Illustration by Joshua Blatt
GL Board of Education Introduces Two New Bond Proposals
Illustration by Josh Blatt/The Comets Tale
A common complaint throughout Grand Ledge High School is that it is either super hot or freezing cold; there is no in-between. In a few years, the school might finally be a comfortable temperature. Two new voting opportunities have arose on the municipal election for the Nov. ballot. The Grand Ledge Board of Education turned to community and family members in the district to seek ideas on how to improve Grand Ledge Public Schools. With community input and the use of surveys, the Board of Education created two bond proposals that will be featured on the Nov. 6, 2018 ballot. Proposal One focuses on improving the infrastructure, security and academic success of the schools.
“The first bond is designed to be smarter, stronger, and safer,” Dr. Brian Metcalf, the GLPS Superintendent said. “It is really looking at redesigning and restructuring the district into K-4 schools, with a 5-6 building at Hayes, a 7-8 building at Beagle, and then obviously 9-12 here at the high school.”
With this proposal, the district would include four lower elementary schools, as well as two seperate buildings, one for grades 5-6 and one for grades 7-8.
Not only does bond one restructure the grade levels, it also improves the overall functionality of the schools by means of maintenance and security, as well as increasing academic opportunities throughout the district.
“Bond one provides some additional Advanced Placement classrooms, and gifted and talented classrooms across 5-8 grades,” Metcalf said. “Stronger in regards to the infrastructure; heating and cooling at the high school, new parking lot around the high school and new roofing. And then safer by redesigning entrances so that when you enter the school, you are greeted by someone immediately. Our goal is to make it a little safer for our staff and students.”
One example of entrance security is the GLHS main entrance. The first bond hopes to combine the main office and main entrance so students, teachers, and visitors enter the main office, rather than a hallway.
The second bond focuses more on the athletic, fine arts, and community aspect of our district. Proposal two would provide funds for the athletic and fine arts programs, as well as design improvements for more community and district use.
“Bond two is really focused on community, athletics and fine arts,” Metcalf said. “This bond will build a new pool that will be a competition pool so we can actually hold competitions, a community pool that will be in connection with that so the community can come in and swim in a comfortable pool, and also increase the fine arts entrance so we have a better area there.”
Not only would there be a reconstructed pool, but they would add a new weight room and an indoor track. Many aspects of the second bond are aimed towards more community use and involvement.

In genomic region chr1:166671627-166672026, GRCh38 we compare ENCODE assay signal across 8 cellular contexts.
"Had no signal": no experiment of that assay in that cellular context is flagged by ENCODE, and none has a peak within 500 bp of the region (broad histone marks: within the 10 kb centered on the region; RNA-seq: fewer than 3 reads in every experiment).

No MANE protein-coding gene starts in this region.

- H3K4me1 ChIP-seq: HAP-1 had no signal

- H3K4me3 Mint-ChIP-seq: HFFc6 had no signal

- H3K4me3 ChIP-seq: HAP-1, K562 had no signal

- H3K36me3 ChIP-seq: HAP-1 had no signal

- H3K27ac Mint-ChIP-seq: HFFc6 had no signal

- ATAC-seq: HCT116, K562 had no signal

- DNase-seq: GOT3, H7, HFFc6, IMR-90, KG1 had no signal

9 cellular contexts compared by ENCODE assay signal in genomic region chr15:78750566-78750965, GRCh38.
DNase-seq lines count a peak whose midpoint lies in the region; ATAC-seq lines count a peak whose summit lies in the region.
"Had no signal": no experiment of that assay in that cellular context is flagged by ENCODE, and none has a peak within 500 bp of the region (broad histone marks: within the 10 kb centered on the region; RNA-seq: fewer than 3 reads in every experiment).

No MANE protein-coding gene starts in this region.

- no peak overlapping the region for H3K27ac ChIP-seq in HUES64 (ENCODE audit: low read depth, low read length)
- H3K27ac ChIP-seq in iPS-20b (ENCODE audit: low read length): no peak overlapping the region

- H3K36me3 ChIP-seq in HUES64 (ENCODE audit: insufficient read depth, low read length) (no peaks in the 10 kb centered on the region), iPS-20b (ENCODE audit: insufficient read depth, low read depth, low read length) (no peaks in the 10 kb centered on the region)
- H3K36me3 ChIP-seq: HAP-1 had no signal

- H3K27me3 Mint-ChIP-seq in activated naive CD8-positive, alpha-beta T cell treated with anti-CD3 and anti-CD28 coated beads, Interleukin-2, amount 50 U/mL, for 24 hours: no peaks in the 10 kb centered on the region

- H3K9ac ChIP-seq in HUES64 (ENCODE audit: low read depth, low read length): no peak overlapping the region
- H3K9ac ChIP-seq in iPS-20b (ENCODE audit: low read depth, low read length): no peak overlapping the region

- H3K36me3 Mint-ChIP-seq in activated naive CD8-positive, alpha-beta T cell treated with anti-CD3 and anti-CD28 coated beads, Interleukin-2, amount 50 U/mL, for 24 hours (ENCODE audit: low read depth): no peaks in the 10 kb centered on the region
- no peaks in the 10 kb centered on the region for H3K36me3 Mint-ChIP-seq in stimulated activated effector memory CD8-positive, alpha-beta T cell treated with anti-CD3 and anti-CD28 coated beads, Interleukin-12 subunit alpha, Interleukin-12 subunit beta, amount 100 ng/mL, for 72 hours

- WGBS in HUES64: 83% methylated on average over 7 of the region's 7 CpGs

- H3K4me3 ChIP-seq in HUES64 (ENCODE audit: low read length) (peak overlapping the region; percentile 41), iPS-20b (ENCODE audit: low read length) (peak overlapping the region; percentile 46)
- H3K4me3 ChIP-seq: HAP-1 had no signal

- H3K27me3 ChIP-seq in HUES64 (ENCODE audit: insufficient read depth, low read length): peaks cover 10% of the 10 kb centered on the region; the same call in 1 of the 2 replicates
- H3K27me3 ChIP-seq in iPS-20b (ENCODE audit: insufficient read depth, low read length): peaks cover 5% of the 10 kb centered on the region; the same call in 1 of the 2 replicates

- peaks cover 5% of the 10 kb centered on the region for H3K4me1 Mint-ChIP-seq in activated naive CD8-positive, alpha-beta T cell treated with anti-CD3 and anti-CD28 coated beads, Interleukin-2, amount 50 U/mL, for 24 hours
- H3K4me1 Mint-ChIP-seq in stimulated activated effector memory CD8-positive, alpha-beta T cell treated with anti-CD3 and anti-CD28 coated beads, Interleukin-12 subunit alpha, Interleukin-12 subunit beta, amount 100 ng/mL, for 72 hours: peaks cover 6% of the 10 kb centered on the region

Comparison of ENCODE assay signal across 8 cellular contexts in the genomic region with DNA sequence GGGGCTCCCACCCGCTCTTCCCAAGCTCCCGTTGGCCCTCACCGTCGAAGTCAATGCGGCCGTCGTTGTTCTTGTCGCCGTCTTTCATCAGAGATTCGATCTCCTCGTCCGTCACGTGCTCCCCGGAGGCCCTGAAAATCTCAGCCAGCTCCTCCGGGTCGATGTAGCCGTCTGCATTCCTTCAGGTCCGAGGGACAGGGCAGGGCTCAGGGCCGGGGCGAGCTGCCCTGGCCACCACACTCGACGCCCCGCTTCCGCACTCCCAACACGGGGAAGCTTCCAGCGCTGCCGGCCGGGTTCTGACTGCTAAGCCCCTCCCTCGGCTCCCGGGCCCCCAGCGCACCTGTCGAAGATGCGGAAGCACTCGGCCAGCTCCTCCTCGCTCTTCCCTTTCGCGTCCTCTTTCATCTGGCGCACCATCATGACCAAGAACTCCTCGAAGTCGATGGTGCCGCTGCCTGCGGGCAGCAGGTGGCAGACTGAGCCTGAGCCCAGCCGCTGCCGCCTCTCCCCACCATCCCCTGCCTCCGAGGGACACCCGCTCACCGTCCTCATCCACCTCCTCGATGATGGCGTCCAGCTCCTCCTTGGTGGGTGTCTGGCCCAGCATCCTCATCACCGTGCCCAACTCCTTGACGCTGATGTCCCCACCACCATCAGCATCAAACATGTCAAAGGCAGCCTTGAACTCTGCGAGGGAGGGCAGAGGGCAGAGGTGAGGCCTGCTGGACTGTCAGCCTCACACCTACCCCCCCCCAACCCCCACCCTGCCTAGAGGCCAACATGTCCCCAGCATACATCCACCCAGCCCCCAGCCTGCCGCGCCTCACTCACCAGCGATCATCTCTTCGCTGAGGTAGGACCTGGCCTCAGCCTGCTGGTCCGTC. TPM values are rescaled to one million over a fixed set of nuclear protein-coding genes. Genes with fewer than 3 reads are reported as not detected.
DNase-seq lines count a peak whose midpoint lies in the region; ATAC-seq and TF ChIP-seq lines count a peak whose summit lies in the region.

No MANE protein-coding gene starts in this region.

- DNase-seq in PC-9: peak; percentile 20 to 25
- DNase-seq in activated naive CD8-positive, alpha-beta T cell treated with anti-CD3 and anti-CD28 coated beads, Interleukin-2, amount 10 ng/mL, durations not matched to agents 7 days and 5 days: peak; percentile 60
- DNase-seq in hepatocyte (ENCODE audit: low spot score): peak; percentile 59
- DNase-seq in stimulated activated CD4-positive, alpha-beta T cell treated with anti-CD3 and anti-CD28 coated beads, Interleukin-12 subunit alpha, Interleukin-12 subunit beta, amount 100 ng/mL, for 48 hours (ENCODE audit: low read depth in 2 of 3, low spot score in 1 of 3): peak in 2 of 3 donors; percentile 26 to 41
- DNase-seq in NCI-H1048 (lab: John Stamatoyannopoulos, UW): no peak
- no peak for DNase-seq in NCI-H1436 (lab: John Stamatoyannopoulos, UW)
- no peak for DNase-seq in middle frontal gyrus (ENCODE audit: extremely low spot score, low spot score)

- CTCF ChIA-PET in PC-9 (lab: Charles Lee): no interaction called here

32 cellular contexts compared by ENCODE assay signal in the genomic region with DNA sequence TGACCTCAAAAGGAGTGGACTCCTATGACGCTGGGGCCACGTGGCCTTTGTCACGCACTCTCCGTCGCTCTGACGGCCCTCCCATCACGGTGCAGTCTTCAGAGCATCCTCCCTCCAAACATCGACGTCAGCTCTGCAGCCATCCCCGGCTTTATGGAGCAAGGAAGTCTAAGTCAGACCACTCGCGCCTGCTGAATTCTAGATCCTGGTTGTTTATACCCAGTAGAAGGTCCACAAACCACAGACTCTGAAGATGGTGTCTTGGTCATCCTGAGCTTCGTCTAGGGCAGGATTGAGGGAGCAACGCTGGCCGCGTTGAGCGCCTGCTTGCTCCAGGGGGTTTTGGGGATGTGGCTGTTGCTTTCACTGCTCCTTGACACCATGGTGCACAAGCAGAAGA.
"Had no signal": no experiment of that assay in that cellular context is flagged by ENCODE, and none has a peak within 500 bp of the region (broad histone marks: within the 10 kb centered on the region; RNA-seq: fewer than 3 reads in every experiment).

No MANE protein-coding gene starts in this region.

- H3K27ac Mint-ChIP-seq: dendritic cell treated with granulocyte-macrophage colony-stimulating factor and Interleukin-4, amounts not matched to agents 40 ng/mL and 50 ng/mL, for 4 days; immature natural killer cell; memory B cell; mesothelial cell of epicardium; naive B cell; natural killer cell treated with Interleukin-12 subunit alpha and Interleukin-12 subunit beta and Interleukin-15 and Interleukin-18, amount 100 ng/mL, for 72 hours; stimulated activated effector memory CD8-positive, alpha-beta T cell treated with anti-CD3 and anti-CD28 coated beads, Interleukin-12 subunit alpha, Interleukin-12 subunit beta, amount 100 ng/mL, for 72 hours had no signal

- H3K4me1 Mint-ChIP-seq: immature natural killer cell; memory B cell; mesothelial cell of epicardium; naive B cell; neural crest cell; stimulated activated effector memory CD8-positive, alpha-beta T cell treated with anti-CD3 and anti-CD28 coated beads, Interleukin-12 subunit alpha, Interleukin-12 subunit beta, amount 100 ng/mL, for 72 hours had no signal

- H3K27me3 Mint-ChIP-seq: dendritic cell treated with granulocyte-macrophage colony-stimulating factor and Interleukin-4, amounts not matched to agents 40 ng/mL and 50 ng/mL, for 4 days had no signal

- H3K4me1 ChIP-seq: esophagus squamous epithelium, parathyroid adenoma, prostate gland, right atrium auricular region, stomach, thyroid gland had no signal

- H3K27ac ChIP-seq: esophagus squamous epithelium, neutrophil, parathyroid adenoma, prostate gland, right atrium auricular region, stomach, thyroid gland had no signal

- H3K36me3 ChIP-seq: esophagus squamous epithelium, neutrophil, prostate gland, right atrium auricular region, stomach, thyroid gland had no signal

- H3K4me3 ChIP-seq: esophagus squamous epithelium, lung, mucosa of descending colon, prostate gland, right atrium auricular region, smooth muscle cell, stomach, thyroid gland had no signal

“Once the work is done, classrooms will be a lot more comfortable for students and staff,” Metcalf said.
The proposals include a plan on renovating the heating and cooling system to easily maintain and control the high school’s temperature.
There have been many bond proposals in the past, but only one out of the past six bonds have been passed. The Board of Education is hopeful that these two new proposals will attract the liking of the community.
“The people told us what they wanted,” Metcalf said. “It was the community and the parents that designed this, not us,” Metcalf said. “They wanted one that had the needs, and one that had the wants. Hopefully both will pass, but regardless number one is the one that will really help us move forward.”
If the bonds pass, the Board of Education hopes to start this ten year project as early as spring 2019.
“We would start to go out for phase one of the bonds next spring, and then next summer the work would begin,” Dr. Metcalf said. “But it is really about a ten year project, so it is going to take some time.”
GLPS has the lowest debt tax millage rates in the region at just 4.19. If both proposals passed, we would surpass Lansing Public Schools and East Lansing Public Schools, at a rate of 5.63. Basically, this means that Grand Ledge Public Schools has one of the lowest tax rates in comparison to other districts. Although the proposals would increase the district’s tax millage, the debt tax rate is still one of the lowest paying districts.
“I think people are going to look at it and think it is a pretty reasonable request,” Metcalf said. “Even if we pass both [bond] one and two, we’d still be only the third lowest in regards to tax base.”
Voting opens to the public on Nov. 6, 2018. For more information about the new bond proposals, visit www.glcomets.net, or pick up a copy of the GLPS Insider and visit pages four and five to see a note from our Superintendent. Remember to remind parents and adults to go to the Secretary of State and vote!
***UPDATE: The Comets’ Tale has published a follow-up article. To read, here